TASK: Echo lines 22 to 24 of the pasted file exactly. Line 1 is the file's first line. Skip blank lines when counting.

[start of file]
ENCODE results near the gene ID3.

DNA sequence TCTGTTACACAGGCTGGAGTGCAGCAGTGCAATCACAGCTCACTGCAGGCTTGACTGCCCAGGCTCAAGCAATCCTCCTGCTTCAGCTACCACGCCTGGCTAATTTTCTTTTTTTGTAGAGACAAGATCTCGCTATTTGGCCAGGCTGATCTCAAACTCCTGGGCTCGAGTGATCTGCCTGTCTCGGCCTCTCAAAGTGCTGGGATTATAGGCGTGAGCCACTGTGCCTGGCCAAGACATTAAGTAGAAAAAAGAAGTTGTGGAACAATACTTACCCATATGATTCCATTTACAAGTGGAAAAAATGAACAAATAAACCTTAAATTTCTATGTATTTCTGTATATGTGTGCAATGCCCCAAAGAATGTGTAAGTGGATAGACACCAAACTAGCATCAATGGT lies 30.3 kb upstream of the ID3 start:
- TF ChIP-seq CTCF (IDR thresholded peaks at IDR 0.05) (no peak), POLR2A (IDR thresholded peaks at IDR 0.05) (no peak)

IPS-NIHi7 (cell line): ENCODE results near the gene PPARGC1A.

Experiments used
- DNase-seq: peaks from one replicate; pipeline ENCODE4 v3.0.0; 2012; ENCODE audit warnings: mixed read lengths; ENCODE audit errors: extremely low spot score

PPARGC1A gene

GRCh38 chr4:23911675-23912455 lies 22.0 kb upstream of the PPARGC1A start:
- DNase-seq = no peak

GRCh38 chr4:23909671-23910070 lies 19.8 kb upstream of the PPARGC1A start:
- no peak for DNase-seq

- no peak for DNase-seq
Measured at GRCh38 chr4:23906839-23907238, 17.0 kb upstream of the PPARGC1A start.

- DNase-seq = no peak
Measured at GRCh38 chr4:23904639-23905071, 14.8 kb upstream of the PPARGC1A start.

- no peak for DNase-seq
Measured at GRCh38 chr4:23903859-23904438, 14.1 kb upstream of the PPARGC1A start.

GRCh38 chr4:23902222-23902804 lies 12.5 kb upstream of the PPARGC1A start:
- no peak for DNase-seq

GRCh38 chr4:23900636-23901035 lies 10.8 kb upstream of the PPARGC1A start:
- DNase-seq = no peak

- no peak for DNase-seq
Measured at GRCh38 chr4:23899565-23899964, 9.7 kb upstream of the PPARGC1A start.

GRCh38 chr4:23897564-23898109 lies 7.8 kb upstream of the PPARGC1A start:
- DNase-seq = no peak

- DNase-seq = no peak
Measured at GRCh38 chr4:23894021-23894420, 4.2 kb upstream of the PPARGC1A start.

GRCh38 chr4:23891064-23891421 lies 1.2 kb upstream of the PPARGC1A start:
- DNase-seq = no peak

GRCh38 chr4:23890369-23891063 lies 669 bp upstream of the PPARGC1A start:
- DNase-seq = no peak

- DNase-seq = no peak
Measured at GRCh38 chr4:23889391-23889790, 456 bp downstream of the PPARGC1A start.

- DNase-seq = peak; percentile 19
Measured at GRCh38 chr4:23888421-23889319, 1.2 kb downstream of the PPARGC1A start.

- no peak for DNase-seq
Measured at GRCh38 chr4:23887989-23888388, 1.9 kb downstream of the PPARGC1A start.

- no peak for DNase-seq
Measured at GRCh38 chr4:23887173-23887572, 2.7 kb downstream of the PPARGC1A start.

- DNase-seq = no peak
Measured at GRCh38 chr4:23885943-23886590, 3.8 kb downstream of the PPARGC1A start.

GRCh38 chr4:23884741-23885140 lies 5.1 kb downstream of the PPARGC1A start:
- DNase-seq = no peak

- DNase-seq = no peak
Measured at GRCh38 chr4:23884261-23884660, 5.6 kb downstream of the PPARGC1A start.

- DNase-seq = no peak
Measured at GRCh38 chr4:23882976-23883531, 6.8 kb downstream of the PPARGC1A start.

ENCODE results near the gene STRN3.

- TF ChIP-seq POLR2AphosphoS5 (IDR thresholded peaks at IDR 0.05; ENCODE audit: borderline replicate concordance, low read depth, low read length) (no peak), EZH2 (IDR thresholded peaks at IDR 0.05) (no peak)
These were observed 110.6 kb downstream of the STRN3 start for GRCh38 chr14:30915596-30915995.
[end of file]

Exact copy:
- no peak for DNase-seq
Measured at GRCh38 chr4:23899565-23899964, 9.7 kb upstream of the PPARGC1A start.

GRCh38 chr4:23897564-23898109 lies 7.8 kb upstream of the PPARGC1A start: